deliberately destroy jobs is both irresponsible and unacceptable.

   There is $68.7 million for the government to implement its $42 billion cash splash. It is going to spend $68
million within the constructs of the Public Service, for the framework and architecture, so they can splash out
$42 billion in cash which will not actually provide an economic stimulus at all. Social spending is always the
poor cousin, in economic stimulus terms, to infrastructure spending. Pulling apart the $42 billion sees a dollar-
for-dollar return on GDP of 30c. Some elements of President Obama’s package have a return ratio of one to 1.7:
for every $1 of some parts of his economic package, there is a $1.70 return in GDP. The Rudd government’s
package returns a whopping 30c! They must be so incredibly proud of pulling that one off!

   There is $19.6 million within this supply-side bill to advertise Pink Batts. I have always enjoyed a pink batt
and boom gate led recovery! There is $250 million for the department of environment and water for the Murray-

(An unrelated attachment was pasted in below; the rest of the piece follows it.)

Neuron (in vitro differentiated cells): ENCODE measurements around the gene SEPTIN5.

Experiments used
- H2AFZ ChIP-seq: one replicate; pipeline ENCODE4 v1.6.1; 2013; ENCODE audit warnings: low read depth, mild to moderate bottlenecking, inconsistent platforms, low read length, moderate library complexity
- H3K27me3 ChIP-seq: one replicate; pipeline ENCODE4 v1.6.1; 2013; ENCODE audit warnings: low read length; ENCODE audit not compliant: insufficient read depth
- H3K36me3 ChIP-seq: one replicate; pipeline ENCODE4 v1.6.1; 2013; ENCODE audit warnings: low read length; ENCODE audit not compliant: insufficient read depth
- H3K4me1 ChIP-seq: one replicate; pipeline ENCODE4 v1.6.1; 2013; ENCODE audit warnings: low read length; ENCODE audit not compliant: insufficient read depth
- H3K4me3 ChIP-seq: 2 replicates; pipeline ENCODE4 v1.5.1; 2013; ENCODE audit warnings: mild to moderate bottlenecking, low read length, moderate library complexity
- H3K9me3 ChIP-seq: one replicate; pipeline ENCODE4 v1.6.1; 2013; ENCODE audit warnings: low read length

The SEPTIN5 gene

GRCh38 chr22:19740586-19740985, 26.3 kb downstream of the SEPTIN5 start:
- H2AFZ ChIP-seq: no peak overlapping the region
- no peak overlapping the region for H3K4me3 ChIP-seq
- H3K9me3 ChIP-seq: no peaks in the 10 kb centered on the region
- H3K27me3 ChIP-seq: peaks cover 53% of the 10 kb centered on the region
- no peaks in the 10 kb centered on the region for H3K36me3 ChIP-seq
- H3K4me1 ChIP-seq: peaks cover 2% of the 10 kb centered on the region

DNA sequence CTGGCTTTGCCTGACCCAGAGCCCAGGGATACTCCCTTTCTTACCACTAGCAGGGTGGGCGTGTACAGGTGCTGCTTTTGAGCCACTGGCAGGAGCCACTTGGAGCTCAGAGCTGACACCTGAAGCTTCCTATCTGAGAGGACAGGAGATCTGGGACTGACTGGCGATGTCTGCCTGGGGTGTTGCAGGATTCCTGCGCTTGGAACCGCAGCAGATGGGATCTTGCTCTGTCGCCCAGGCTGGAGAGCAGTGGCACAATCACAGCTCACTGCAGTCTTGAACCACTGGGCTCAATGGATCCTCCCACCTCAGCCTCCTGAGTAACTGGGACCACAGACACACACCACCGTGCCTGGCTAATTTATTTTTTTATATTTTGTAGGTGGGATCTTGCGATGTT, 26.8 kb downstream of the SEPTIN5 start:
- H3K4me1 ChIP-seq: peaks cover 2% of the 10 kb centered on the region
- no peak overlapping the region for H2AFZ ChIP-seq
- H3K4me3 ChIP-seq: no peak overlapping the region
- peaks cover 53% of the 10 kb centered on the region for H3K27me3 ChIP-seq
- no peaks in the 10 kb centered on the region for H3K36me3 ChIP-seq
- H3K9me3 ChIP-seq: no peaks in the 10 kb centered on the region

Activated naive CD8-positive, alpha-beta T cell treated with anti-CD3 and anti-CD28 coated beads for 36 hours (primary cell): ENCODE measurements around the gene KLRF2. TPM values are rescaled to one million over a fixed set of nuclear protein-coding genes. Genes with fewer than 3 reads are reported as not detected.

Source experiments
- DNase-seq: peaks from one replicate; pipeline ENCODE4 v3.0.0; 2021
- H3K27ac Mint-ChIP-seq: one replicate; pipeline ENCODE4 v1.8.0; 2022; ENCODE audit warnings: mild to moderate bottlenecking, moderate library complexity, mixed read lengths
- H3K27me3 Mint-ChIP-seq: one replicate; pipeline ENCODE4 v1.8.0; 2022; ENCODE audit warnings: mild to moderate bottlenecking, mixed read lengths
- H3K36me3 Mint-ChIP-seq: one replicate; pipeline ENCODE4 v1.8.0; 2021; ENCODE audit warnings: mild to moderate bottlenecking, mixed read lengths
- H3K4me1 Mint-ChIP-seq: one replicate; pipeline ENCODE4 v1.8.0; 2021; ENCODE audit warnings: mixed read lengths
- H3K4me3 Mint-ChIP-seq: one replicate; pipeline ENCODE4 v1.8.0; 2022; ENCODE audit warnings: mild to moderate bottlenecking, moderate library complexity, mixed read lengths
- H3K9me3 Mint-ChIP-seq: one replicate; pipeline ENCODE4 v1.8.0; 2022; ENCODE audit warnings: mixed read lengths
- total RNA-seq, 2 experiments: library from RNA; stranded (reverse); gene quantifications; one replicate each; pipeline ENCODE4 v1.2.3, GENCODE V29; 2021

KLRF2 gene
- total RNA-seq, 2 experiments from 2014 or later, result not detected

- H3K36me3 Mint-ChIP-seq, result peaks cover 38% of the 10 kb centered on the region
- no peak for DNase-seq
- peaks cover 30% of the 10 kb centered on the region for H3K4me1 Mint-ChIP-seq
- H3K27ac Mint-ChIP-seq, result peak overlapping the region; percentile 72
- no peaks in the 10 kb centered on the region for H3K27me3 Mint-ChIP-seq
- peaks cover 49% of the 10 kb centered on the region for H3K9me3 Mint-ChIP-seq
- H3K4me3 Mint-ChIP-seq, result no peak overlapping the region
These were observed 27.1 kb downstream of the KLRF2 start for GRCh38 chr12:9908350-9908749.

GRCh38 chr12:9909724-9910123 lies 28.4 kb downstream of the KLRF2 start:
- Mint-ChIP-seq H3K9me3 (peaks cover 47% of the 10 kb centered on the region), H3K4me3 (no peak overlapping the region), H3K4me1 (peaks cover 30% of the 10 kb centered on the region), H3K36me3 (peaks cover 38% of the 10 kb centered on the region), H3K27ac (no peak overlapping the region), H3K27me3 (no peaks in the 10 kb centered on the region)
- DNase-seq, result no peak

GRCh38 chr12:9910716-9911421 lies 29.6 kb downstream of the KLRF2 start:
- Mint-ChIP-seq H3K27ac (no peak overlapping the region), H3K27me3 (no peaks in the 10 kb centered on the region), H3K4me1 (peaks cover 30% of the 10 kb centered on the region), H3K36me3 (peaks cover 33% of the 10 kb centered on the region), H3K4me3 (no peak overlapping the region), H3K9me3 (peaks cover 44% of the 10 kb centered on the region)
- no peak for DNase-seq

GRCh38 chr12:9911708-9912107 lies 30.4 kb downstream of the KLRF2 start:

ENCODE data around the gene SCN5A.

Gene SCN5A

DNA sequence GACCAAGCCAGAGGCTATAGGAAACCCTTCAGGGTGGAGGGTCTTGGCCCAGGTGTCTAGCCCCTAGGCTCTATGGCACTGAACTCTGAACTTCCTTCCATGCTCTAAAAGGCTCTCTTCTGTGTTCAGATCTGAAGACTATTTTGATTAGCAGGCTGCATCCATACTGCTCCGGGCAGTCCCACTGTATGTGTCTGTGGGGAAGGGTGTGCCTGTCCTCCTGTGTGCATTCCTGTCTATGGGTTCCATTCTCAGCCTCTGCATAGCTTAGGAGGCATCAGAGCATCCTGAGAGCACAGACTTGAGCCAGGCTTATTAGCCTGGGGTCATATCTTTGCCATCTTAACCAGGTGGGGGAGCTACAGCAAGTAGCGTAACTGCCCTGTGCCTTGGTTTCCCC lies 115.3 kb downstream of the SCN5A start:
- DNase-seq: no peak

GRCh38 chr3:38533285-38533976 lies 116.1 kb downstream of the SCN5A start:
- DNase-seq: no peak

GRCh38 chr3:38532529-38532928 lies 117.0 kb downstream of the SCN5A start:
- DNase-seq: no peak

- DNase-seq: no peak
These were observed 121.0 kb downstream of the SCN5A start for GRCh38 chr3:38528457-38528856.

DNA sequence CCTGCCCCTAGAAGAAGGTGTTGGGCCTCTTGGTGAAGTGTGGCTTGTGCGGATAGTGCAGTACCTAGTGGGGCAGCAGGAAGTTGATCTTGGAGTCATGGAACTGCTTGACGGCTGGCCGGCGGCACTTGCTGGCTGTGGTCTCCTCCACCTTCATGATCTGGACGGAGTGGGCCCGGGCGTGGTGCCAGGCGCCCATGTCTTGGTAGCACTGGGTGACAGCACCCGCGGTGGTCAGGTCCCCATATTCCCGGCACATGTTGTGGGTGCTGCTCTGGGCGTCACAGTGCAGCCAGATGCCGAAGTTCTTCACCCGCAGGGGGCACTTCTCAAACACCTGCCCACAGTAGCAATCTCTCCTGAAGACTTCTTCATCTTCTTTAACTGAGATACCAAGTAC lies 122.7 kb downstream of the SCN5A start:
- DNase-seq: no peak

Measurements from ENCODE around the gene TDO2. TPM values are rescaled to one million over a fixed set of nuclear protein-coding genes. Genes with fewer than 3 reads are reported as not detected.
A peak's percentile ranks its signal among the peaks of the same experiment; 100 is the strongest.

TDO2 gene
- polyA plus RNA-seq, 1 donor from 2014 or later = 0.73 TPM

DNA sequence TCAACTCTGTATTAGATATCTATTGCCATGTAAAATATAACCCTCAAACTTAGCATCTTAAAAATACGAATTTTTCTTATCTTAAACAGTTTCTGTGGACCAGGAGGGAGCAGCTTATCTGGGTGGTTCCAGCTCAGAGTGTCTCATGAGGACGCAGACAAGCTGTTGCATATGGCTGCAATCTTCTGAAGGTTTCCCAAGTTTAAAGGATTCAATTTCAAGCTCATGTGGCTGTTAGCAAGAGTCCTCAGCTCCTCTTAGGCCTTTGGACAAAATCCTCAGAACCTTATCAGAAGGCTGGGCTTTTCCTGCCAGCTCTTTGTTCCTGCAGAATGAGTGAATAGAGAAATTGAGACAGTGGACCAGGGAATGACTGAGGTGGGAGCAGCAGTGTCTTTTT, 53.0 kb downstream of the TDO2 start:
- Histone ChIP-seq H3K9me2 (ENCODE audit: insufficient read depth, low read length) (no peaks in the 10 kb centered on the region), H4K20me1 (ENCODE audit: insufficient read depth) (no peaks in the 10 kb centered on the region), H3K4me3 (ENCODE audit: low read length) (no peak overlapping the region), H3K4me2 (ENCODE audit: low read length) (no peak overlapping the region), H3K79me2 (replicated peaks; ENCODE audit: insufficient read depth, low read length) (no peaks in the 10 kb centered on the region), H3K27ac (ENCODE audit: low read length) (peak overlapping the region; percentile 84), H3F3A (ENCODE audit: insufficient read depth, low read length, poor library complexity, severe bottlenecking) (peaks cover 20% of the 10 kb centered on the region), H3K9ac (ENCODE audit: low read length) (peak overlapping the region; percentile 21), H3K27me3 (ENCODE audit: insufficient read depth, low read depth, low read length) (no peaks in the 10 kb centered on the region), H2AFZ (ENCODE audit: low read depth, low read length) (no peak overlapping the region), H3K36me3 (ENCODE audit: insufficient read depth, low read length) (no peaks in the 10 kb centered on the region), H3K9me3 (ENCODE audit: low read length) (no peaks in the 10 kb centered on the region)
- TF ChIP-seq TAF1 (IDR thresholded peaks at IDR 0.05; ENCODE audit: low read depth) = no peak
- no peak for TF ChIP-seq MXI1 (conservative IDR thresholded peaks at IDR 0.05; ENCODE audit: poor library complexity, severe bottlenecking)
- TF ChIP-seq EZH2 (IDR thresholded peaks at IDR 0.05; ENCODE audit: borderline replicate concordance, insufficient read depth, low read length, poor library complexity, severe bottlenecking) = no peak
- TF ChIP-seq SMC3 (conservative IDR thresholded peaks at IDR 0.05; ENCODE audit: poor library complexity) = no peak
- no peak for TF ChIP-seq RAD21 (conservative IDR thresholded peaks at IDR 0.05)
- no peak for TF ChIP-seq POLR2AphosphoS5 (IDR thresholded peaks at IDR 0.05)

Darling Basin. This is funding that is being brought forward because of the deal done with Senator Xenophon
to get the $42 billion cash splash through the Senate.

   Whilst the opposition will support the supply bills, because the opposition will not stand back from the supply
bills to block supply, every dollar is borrowed. Every dollar is borrowed with interest of between 5.2 per cent
and 6.25 per cent at the current bond issuance; that is the reality. That is the reality right now. The budget was
in deficit by $14 billion in December; that is the reality. Every bit of extra spending is debt; that is the reality.
There is nothing more to sell to pay off the debt, and the debt will grow and the interest will grow.

   The expenditure is not well targeted. We know that most of the cash splash will be saved. The Prime Minister
is not rolling out ‘spend, spend, spend’, as he so irresponsibly did before Christmas, because he knows people
will save the money, and still he persists in rolling out the money from today. One could suggest, somewhat
cynically, that the timing is linked to the Queensland government election—that it is somehow miraculously
linked by some supercoincidence—with the payments rolling out 10 days prior to the state government elections.
Heaven forbid I would be such a cynic! Every dollar spent is borrowed, with interest.